By Nicolas Robinson and David Trumpower, University of Ottawa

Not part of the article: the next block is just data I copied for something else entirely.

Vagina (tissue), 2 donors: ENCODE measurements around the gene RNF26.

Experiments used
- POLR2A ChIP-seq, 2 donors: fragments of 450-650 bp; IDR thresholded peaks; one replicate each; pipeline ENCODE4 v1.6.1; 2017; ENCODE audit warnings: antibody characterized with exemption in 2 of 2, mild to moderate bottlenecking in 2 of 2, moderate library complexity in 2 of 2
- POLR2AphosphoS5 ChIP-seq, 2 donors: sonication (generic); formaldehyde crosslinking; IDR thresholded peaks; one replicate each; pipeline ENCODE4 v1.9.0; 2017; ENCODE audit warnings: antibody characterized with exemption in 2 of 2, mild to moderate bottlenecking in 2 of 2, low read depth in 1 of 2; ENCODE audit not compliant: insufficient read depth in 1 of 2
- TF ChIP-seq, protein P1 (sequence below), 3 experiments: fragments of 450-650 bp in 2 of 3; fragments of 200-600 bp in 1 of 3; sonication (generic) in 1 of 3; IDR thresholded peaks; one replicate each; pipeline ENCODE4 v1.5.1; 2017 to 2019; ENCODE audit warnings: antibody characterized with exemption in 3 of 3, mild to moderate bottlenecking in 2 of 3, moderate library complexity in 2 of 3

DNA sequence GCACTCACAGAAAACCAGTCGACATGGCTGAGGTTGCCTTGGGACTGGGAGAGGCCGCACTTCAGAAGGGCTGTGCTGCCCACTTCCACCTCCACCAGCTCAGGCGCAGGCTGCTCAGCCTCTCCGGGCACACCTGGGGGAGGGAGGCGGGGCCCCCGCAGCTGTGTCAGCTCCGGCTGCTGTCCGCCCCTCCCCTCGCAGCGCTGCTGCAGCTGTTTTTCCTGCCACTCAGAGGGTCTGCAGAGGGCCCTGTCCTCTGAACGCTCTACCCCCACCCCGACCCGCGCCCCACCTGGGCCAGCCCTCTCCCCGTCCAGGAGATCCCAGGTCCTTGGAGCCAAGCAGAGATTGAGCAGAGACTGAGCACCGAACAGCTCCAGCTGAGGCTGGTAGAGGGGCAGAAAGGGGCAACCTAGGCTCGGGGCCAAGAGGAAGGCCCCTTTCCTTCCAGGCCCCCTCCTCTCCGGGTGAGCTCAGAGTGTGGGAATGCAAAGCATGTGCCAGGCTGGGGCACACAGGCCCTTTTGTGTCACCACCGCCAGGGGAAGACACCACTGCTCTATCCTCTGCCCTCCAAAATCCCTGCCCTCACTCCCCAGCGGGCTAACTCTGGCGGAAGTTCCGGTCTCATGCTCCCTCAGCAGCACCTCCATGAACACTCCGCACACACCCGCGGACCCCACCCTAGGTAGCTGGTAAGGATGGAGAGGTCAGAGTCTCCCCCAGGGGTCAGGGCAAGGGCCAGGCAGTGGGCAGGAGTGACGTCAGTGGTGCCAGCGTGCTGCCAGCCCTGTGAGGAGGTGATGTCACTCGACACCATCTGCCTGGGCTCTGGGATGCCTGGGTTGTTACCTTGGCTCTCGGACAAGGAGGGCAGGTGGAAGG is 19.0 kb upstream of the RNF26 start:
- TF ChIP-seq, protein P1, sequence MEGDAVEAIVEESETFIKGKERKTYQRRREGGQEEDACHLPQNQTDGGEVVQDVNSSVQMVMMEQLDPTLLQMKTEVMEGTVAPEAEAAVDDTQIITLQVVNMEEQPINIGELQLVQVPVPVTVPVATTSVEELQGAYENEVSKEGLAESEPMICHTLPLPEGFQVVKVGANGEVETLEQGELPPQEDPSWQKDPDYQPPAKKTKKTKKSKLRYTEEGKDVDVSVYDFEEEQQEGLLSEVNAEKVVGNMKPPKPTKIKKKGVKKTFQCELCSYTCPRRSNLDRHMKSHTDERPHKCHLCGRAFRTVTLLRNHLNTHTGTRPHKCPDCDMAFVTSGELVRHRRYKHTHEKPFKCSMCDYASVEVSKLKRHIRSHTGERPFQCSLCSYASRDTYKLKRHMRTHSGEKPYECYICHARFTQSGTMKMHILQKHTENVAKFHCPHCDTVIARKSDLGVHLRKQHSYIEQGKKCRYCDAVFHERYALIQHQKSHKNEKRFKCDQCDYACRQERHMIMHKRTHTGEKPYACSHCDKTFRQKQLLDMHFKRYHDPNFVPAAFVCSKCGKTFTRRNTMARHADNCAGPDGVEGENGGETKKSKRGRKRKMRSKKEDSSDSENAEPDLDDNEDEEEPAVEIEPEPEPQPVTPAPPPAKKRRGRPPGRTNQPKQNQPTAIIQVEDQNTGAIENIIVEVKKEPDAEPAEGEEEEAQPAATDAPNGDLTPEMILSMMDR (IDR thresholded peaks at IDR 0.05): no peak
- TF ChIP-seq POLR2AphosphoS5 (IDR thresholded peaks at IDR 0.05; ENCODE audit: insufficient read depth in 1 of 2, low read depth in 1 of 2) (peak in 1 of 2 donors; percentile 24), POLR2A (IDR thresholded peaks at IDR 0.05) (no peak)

This study explored the effect of a scaffolding exercise designed to make salient the relevance of within-group variation on students’ reasoning during a subsequent informal analysis of variance task. Graduate students (n=20) in an introductory-level statistics course were presented with several datasets that varied with respect to within-group variation and were asked to consider factors that could account for the variance in a scaffolding exercise. Afterwards, students were shown additional datasets that differed with respect to both within and/or between-group variability, and were asked to rate the strength of evidence provided by each dataset in support of a hypothetical theory. Consistent with prior research (e.g. Masnick and Morris, 2008; Obrecth et. al, 2007; Trumpower and Fellus, 2008), many students placed an overemphasis on between-group variability while minimizing the importance of within-group variation. However, the scaffolding exercise was effective in highlighting the relevance of within-group variation for a subset of students.